Sleep is the Key to Mental Wellness
When did we start regarding sleep deprivation as a superpower? Sleep has a massive impact on overall mental health, and if you are diagnosed or experiencing a mood disorder—including anxiety, depression, bipolar disorder, or others—too much or too little sleep may be a cause or symptom of an emotional disturbance.
Note: Depression and other mood disorders can have critical consequences. Always seek help if you find yourself experiencing intense or prolonged feelings of hopelessness, anxiety, or emptiness. If you or a loved one are experiencing suicidal thoughts or considering suicidal action due to lack of sleep or other factors, contact the National Suicide Prevention Lifeline at 1-800-273-8255 for immediate assistance.
How Sleep Affects Mental Health & Mood Disorders
Are sleep problems a cause or an effect of mood disturbances? Clearly both. Many patients report experiencing sleep disruptions preceding or during mood disturbances. Examples include, but certainly are not limited to:
- Anxiety: Anxiety disorders can cause racing thoughts, elevated heartbeat, and panic attacks when trying to sleep, resulting in insomnia. Lack of sleep will increase fatigue, exacerbate concentration difficulties, and make managing the nervousness and overwhelming fear associated with these disorders challenging.
- Bipolar Disorder: Bipolar disorder is characterized by intense highs and lows. When experiencing mania, you may be unwilling or unable to sleep. Depressions may result in extreme fatigue and too much sleep. These inconsistent sleep patterns lead to difficulty regulating emotions.
- Depression: Depending on your diagnosed depressive disorder, you may experience insomnia or too much sleep. Both lead to heightened fatigue, brain fog, difficulty focusing, headaches, trouble maintaining an exercise routine, and challenges regulating emotional responses to various factors.
In addition to these disorders, too much sleep or insufficient sleep can have a noticeable impact on symptoms of adult ADHD, OCD, and other disorders. If you are experiencing new or worsening symptoms, improper sleep may be the culprit. But understanding how sleep affects mental health is only the beginning—now it’s time to make a plan to improve your sleep and enhance your quality of life.
How to Improve Your Sleep for Better Mental Health
Practice Good Sleep Hygiene
Sleep hygiene refers to healthy habits built to support better sleep. In our modern world, sleep hygiene means applying self-discipline and dedication. Consider these behaviors as you work to improve your sleep and positively affect your mental health through new habits:
- Turn off and put away all screens and electronics at least thirty minutes before bed
- Set and maintain a consistent bedtime
- Use relaxation or grounding techniques before going to sleep
- Avoid alcohol, tobacco, caffeine, and similar substances in the late afternoons and evenings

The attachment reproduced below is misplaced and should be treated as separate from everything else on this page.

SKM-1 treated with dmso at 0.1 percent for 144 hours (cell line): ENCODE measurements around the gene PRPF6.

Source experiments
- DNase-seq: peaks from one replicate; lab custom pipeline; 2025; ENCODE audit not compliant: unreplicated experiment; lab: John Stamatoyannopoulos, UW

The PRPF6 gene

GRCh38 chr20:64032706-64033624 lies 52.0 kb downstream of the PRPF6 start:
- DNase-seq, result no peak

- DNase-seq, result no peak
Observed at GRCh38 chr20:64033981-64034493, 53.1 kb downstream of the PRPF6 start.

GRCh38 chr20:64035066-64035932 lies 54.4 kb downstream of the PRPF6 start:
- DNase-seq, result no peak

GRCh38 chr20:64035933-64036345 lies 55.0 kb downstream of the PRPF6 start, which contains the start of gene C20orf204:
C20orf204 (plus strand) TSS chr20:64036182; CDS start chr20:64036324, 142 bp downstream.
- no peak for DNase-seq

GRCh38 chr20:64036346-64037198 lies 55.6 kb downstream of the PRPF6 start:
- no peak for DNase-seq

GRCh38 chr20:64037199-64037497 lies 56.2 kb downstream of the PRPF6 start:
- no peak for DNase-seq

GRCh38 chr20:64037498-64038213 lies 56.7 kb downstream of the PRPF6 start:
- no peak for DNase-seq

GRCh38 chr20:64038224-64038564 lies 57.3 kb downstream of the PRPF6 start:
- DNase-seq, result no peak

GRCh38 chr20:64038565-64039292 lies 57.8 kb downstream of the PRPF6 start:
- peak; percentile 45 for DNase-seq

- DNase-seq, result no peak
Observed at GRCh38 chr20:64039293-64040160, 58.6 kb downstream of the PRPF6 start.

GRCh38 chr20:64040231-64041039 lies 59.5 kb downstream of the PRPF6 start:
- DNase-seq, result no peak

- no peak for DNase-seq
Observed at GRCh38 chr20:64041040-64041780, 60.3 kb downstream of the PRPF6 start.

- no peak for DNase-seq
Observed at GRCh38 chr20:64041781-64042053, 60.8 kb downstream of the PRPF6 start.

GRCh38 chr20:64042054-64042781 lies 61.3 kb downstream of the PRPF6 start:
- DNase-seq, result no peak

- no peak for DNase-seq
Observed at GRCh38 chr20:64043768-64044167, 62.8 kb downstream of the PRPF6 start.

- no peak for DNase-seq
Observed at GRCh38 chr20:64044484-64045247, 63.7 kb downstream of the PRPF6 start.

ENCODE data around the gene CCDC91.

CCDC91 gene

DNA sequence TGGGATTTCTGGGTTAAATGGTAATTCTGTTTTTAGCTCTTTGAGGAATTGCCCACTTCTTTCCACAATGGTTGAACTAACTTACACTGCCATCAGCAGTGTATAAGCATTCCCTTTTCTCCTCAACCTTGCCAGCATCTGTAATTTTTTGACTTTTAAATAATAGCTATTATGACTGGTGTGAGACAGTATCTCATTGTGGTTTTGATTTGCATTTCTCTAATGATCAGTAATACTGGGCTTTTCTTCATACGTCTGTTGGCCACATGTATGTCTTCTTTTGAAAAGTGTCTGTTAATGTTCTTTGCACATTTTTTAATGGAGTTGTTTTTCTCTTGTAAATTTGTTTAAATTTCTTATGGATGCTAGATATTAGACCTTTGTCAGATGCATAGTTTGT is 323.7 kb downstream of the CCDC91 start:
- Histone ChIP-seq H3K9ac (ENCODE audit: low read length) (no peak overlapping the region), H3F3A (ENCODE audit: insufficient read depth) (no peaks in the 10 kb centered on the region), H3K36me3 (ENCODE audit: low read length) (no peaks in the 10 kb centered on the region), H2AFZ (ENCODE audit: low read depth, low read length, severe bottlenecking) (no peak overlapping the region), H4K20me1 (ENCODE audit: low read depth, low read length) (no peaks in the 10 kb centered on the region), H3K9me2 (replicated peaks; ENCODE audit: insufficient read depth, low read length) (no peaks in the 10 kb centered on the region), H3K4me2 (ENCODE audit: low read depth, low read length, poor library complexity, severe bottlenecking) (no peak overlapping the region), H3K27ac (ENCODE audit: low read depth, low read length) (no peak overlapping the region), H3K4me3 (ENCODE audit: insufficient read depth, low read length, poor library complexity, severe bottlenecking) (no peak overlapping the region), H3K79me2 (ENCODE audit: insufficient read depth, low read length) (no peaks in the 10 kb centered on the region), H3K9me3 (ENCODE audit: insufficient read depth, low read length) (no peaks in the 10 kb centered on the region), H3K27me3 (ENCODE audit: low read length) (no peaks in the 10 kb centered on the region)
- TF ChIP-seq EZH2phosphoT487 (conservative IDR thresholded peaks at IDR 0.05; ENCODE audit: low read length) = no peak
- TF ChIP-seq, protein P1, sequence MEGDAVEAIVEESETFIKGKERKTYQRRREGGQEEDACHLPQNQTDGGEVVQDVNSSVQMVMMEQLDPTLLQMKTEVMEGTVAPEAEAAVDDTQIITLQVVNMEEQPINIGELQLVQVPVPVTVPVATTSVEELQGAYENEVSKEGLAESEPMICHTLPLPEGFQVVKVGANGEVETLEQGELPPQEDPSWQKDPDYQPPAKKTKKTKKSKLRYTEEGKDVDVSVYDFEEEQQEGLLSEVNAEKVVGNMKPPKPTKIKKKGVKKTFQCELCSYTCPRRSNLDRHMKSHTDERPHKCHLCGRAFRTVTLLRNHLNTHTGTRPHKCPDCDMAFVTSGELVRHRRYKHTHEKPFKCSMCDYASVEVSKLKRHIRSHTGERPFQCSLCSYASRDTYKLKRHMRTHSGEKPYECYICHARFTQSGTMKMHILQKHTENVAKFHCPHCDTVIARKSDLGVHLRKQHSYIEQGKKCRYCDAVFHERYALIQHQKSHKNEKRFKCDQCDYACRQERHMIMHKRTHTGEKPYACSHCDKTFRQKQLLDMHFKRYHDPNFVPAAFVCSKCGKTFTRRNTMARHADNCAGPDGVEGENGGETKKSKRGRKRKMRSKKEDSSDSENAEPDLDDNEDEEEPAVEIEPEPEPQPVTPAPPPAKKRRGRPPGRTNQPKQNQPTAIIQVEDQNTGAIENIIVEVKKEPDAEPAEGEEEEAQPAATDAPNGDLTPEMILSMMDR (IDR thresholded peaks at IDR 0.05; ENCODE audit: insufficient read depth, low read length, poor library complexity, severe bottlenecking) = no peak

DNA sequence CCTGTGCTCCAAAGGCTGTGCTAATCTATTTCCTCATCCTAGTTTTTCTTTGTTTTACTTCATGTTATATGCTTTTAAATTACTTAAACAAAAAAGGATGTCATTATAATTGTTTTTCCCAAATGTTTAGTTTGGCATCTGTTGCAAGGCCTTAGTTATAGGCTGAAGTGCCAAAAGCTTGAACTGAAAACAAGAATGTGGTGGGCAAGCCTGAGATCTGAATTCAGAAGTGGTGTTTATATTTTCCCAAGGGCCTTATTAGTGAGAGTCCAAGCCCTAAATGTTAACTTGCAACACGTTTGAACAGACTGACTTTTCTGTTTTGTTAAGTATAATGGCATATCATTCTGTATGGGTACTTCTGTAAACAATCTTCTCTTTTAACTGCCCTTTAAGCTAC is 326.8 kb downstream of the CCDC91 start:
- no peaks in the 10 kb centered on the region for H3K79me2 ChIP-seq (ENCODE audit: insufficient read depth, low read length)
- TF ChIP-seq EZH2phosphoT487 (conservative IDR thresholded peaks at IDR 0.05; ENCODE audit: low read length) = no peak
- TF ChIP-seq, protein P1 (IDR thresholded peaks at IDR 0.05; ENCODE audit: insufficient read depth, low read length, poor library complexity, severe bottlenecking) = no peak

- Get regular exercise and natural light exposure during the day
Monitor Your Sleep
Documenting the relationship between disrupted sleep and mood disturbances can be a way to determine if the two are linked. Current and easily accessible technology, such as smartwatches and other wearable devices, make it convenient to collect your heart rate variability (HRV) during sleep. You can use this data to find patterns and discover if a link exists between your sleep and oncoming mood disruptions, then examine your behaviors to create an actionable plan that minimizes pending psychiatric episodes.
Keep in mind that subjective self-reports of sleep may not always be a reliable tool for mental health monitoring. Many people get exasperated tracking their habits, and sleep physiologists have found that self-reporting often differs drastically from professionally conducted sleep studies. If you cannot address your sleep disturbances independently, seeking professional assistance is your best step.
Seek Professional Assistance & Follow a Personalized Medication Plan
If you are unable to improve your sleep on your own, working with a professional is your best option. Psychiatric sleep specialists have the knowledge and capabilities to analyze your self-collected HRV rates, conduct in-office sleep studies, and create personalized treatment plans to improve your sleep and quality of life. One part of your plan may include new or adjusted medication. Medication management carried out by a qualified team can consist of:
- Lowering or raising does to ensure medication side effects are not causing too much or too little sleep
- Making changes proactively in response to early changes identified in observed HRV patterns
- Trying different medications to find the best solution for your unique symptoms
- Simplifying your medication regiment
- And more!
West End Consultation Group is Here to Help You Sleep Better & Improve Your Mental Health
West End Consultation Group is dedicated to creating individualized pathways to wellness through mental health treatment. If you or a loved one is experiencing disruptions in sleep or worsening mood disorders, our board-certified team is here to support you. We work with adult patients throughout the Twin Cities and are prepared to help you discover how sleep affects your mental health. Contact us today to learn more about our services and get started on the road to better mental health.
Please remember that all medical information provided in this post must be considered educational only. This blog should not be relied upon as a medical judgement and does not replace a medical professional’s judgement about the appropriateness or risks of a procedure or condition for a given patient. We will do our best to provide you with information that may help you make your own healthcare decisions. Please do not follow any instructions or information without first consulting with your physician or mental health provider.